Step one is a physical change. In our case this was quite literal, and required us grabbing a hammer and screwdriver to break down and muscle apart the staff’s cubicles. For two years, our technical teams had been working in a grid of small, shoulder-high cubicles. The office was quiet, with no whiteboards, limited meeting space, and no flexibility to accommodate different styles of working or tasks. At first, some of the staff were hesitant about the proposed changes and voiced concerns about privacy. But once one floor had been remodeled, staff began jostling for a seat at the new collaborative working tables. 

In our new layout, we prioritised open small group working tables, meeting rooms on every floor to promote brainstorming sessions and meetings with outside partners, and multi-purposed workspaces with whiteboards and easels throughout. Cultural sensitivities were considered when developing the new layout, including gender specific prayer rooms. 

To demonstrate a commitment to a working space, you have to make sure that the leadership is leading the charge. One of the first things we did was turn the Chief of Party Mike Field’s office into a lounge – putting up white boards, bringing in a couch, and converting Mike into the office vagabond, switching up his working space daily depending on what was going on. This was pretty radical, and although initially people may have been intimidated with the boss squeezed in for the day, quickly the conventional formality associated with speaking to the boss dissolved away which enabled more collaborative problem solving and learning. 

This physical change is a manifestation of the cultural shift we want to see in staff dynamics. Once the physical change was made, it was time to take a new look at our team structure, keeping in mind the interdisciplinary realities of the problems we are trying to address and the need for constant adaptive learning. 

Mix and mingle, people! 

Step two was where the real work of team integration began. Our technical team was organised in to three core teams: food value chains, non-food value chains, and a group of cross-cutting specialists. Each team had a separate work space and a disconnected, internally-housed work stream. We also had a separate monitoring and evaluation team, operating on an entirely different floor from the technical teams, and focusing largely on reporting out to the client on indicators. 

Without adjusting the lines of reporting structure, we integrated the cross cutting specialists and M&E team in to the two value chain teams, and created more opportunity for ongoing engagement and a level of active involvement. We found ourselves sitting at a coffee shop, scribbling names on the back of our placemats talking through the strengths of different team members and how we could unlock everyone’s inner creative genius. Creating collaborative learning groups sets the stage for exciting new ideas to emerge.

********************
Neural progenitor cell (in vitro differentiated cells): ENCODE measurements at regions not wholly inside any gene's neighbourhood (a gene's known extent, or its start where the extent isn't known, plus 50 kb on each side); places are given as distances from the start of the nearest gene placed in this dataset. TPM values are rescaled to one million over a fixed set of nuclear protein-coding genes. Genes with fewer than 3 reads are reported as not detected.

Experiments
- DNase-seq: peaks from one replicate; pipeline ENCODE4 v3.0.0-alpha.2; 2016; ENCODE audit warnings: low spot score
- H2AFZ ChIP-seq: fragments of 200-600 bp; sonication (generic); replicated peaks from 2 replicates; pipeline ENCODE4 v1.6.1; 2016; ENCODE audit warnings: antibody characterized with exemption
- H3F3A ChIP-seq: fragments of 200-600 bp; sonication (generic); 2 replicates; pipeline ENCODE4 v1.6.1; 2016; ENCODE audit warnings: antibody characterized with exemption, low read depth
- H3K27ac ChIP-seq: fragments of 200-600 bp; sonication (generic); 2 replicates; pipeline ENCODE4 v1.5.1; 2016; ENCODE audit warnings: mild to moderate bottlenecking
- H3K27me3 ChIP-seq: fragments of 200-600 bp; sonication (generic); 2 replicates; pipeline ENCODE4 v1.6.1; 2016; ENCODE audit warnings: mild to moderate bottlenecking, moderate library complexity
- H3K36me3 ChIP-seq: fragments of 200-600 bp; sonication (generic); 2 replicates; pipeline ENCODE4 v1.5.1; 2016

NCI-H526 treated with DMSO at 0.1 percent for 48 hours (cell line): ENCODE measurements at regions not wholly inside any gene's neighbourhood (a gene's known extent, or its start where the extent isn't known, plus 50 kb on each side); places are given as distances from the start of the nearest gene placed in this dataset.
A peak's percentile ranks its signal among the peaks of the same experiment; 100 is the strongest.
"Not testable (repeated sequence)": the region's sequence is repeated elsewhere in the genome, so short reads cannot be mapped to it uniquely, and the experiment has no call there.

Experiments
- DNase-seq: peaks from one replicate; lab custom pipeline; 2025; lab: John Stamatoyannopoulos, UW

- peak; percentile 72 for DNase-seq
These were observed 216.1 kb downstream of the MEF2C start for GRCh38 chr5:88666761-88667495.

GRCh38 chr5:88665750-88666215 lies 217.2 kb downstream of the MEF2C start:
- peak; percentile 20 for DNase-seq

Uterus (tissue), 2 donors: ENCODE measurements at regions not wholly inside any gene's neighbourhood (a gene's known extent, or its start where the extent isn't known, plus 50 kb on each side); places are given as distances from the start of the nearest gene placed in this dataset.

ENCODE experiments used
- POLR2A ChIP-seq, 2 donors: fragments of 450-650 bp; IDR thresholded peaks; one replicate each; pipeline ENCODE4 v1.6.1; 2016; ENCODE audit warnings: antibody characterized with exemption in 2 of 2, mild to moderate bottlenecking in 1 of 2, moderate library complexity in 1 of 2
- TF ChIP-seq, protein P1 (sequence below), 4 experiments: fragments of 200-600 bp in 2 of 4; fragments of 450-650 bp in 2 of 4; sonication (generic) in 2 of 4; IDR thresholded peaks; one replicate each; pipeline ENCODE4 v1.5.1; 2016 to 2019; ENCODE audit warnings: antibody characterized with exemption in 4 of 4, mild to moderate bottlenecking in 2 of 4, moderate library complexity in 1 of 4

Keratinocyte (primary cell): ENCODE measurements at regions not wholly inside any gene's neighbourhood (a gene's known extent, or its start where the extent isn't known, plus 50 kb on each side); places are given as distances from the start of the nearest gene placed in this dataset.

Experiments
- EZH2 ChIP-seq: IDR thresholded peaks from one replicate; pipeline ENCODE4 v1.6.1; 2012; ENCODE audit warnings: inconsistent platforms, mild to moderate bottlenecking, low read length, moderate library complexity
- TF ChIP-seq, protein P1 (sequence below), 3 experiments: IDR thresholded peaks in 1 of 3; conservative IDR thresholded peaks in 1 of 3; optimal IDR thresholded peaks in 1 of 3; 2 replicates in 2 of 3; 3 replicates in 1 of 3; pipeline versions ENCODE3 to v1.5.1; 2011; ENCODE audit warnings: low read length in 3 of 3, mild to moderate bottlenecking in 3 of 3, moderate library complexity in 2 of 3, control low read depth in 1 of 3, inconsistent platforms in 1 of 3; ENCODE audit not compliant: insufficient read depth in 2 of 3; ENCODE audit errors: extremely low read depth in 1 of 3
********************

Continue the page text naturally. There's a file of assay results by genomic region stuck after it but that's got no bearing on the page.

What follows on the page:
Empowering talent

Step three involved adjustments and additions to the organisational structure based on the need for new knowledge and corresponding capacity within the team. 

A huge component of this has been getting to know the staff on an individual level and learning about their professional skill sets, interests, and ambitions. This enables us to cherry-pick some high-potential individuals and enable them to grow by building out broader and challenging scopes of work. Whenever possible we are tapping in to our internal staff and empowering them to expand their roles: following up on new ideas, encouraging them to take on stretch assignments, and investing in capacity development through coaching and mentorship. In areas where it is needed, we are bringing in new talent to tackle challenges that our team has not yet been exposed to, such as dispute resolution and designing for behaviour change.

Evolving process – stay tuned!

Evolving our internal organisational structure and culture is an ongoing process. The initial changes described above: changing the physical working environment, shaking up the teams, and creating a new team dynamic and culture is only the start. 

Read blog #2: From principles to technical strategy

Read blog #3: Integrating adaptive management